Posts Tagged ‘ user experience ’

HomeSeer: Time for a Redesign

HomeSeer is a home control system that’s been around for about a decade. It’s one of the most flexible and extensible systems available for DIY home automation, and it’s very inexpensive at just $220. It can monitor and control devices over X10, Z-Wave, PLC, IP, and a host of other protocols, and it has a significant support community building plug-ins.

All that said, HomeSeer has suffered in usability for as long as I can remember. And with little UI improvement as the product has evolved, it seems quite stale now. Some add-ons and third-party plug-ins have helped in this area, but I’m fundamentally opposed to the idea of having to “buy up” to a better user experience. The good news is that an update is in the works. The bad news is that it may be a while before we see it.

Been a Long Time

HomeSeer screen shot

As a do-it-yourself home automation hobbyist, I’ve been using HomeSeer home control software for almost ten years, and in that time the user interface has changed very little. In fact, with the decided elimination of support for a desktop client in the 2.0 product, HomeSeer took a step backward in usability, forcing all users to move to a largely-unchanged web client. Roughly five years later, it still sports the same, stale interface—now looking very Web 0.9. It’s bad—bad enough that I’ve been flirting with switching to other systems like Embedded Automation’s mControl or Perceptive Automation’s Indigo.

Designed by Developers?

With all of its power and flexibility, HomeSeer’s UI has been rough around the edges from the start, sporting a (lack of) design sense that suggested the team simply didn’t include a trained user interface designer. I’d guess that the graphic design work was done by developers repurposing freely available web images and playing around in Photoshop (or an open-source alternative).

HomeSeer's old desktop toolbar

The original desktop client mimicked Outlook’s tab bar interface effectively, but the different views were a jumbled mess of mis-aligned form elements, and there was little consistency to the application’s toolbar icons. The surviving web interface is a hodgepodge of inconsistent fonts, graphics, and colors, with nested tabs, rudimentary form elements, and dozens of objects thrown on pages using complex table “layouts”. The overall look and behavior varies slightly by platform and browser, and most pages require a refresh to show updates.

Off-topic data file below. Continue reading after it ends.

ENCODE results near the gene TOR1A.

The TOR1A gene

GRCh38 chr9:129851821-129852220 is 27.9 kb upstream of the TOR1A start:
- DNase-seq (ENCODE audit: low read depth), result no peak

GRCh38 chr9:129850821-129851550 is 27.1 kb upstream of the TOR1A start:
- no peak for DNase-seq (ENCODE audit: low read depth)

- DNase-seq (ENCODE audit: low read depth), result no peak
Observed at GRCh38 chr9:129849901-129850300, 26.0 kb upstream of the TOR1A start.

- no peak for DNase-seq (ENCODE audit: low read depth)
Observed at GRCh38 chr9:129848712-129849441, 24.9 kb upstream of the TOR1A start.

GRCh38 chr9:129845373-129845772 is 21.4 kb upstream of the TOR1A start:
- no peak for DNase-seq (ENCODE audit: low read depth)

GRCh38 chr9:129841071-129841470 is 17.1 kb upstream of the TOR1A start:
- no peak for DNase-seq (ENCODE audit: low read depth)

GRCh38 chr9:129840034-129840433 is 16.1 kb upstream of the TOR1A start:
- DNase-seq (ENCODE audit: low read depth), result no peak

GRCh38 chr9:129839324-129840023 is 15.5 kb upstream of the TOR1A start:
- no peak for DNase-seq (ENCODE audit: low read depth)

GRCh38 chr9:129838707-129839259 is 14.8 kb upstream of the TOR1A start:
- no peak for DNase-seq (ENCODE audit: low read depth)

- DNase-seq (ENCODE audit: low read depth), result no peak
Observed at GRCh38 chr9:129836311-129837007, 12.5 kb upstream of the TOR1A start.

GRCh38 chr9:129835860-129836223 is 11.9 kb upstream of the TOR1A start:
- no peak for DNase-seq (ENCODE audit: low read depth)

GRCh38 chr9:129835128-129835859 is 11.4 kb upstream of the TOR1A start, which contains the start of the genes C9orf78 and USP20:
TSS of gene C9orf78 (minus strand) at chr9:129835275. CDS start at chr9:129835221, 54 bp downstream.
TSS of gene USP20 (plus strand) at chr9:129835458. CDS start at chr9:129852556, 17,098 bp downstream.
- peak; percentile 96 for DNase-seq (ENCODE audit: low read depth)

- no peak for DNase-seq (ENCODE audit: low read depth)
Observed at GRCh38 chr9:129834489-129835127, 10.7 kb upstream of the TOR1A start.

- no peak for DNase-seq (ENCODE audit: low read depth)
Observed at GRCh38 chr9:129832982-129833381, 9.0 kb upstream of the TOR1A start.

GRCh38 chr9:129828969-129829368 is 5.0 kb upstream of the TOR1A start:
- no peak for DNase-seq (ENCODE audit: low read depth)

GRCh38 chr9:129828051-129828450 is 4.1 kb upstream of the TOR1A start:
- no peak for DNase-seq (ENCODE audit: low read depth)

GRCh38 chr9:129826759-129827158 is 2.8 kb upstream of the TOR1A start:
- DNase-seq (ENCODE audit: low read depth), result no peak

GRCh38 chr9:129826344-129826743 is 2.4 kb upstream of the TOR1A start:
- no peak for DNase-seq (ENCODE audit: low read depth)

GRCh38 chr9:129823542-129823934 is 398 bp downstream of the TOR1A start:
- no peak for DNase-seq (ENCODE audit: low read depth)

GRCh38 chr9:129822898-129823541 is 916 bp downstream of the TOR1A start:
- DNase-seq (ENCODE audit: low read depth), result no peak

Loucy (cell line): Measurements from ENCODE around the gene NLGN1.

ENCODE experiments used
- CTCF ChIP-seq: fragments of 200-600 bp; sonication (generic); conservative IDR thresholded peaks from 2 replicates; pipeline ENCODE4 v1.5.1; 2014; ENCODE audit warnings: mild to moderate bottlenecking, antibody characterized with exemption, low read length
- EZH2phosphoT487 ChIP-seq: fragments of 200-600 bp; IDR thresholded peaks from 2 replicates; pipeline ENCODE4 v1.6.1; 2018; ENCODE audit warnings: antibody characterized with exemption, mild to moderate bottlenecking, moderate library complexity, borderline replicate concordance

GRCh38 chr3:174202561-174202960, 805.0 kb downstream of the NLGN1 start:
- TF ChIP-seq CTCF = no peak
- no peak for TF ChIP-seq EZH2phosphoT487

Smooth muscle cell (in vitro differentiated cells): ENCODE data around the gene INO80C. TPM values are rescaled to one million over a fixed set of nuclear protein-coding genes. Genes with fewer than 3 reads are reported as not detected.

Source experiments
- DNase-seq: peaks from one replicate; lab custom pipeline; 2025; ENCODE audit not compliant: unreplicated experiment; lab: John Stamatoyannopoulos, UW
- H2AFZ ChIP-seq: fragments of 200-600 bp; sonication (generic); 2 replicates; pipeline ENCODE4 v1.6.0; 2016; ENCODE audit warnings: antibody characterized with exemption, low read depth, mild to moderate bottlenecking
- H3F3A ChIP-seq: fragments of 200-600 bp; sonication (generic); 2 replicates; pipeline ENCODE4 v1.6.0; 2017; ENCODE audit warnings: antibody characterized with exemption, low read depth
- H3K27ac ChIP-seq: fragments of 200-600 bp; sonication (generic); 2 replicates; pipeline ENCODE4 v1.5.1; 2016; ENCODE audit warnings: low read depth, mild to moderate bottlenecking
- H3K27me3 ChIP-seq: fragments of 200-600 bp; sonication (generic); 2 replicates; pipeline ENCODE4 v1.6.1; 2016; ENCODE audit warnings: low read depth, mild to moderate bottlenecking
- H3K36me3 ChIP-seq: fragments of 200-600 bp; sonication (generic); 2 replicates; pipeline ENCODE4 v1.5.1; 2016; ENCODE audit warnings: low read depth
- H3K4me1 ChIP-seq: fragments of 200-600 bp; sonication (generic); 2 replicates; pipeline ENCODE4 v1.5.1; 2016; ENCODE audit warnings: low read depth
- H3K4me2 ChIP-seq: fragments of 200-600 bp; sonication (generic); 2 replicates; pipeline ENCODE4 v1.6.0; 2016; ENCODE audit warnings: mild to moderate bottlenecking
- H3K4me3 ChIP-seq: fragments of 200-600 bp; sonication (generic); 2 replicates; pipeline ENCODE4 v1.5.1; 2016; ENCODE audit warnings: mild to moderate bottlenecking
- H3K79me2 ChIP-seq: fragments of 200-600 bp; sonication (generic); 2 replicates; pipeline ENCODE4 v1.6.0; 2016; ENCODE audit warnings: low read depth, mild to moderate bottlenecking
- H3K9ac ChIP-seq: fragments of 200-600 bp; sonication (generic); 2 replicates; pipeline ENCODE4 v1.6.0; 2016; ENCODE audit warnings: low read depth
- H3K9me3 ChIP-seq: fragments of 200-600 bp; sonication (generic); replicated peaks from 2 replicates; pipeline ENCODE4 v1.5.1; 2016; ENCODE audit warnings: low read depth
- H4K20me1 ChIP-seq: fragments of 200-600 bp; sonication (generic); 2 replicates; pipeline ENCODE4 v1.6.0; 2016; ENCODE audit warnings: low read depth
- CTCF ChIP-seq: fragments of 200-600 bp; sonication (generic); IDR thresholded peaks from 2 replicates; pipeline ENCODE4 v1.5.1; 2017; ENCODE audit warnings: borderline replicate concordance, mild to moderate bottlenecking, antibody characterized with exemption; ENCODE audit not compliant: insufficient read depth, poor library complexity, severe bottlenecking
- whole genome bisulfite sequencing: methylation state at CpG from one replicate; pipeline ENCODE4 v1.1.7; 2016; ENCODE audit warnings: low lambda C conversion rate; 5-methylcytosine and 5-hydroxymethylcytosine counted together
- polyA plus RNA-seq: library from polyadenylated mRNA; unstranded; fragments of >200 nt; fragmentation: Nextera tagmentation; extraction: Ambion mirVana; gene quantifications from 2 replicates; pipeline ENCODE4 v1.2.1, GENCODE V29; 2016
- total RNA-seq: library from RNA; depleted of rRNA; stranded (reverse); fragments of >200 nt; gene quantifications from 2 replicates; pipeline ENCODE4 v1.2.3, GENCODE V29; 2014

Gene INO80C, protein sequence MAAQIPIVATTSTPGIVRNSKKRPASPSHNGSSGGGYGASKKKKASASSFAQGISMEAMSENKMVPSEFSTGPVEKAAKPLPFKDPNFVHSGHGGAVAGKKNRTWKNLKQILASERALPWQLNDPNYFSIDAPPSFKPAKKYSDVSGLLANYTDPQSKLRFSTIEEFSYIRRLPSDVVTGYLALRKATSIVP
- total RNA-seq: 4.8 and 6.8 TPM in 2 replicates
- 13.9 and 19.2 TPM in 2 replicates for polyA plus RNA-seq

Original HomeSeer 2.0 Touchpad Interface

Over the years, many of HomeSeer’s paid add-ons have further reinforced my UI design concerns, including a (now years old) plug-in for touch screens that made me cringe, thinking, “are you kidding? HIRE A TRAINED GRAPHIC DESIGNER!”

Data-driven Workflow

User experience is about more than design, though. Workflow is a key element, and that’s another area where HomeSeer’s web interface suffers. Device and event configuration seems focused more around data collection than user workflow. And if the INSTEON add-on is any indication, that weakness plagues the application extensions, too.

There’s a Light…

HomeSeer (the company) was one of the vendors at the Z-Wave Alliance booth this year at CES, so I had an opportunity to speak with them about their product roadmap. There’s good news: HomeSeer 3.0 is in the works. It adopts a new technology platform (again), and it will offer a new AJAX UI and a robust API. HomeSeer claims the new UI will be similar in concept to iGoogle’s configurable portal pages to allow for more user customization. That doesn’t engender significant confidence, but I’ll reserve judgement until I see it.

HomeSeer HomeTroller-Mini

We should see an embedded version of 3.0 in a standalone module by this Summer. The device is similar in concept to Universal Devices’ ISY boxes, but it will use a bring-your-own-control-interface approach, so it can support any protocol. It will require no additional server hardware, it will include HomeSeer 3.0 on-board, and you can connect your third-party control interface via a serial connection. The device will also support mobile touch clients (which, today, requires the paid HSTouch add-on), and it should carry a price of just $299.